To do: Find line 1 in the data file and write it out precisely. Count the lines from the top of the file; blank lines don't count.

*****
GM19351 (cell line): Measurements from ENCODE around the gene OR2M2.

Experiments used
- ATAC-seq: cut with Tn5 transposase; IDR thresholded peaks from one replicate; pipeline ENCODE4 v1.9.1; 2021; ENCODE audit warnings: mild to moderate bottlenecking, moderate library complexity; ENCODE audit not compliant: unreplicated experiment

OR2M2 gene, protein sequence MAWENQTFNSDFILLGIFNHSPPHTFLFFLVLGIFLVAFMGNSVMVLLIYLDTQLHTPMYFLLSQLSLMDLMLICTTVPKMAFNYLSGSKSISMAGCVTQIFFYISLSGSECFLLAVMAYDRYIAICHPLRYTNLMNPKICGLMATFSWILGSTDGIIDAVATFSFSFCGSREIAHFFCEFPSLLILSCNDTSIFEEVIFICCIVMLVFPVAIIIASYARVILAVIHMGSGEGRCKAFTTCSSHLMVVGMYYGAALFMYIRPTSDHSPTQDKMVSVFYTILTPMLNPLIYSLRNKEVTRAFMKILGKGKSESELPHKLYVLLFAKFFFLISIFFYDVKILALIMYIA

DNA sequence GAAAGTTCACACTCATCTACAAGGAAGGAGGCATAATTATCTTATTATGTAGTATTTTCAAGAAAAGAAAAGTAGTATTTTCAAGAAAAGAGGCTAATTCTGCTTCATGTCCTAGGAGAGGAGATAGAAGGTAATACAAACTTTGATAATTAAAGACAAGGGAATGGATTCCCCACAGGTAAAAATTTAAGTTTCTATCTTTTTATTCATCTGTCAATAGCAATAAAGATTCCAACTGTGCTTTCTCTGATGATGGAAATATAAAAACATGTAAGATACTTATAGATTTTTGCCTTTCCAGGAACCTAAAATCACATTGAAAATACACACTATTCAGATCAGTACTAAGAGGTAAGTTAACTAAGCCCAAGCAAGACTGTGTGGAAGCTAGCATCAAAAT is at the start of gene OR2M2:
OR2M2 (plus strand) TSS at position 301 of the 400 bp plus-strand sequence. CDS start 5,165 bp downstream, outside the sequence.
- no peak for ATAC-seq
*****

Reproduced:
GM19351 (cell line): Measurements from ENCODE around the gene OR2M2.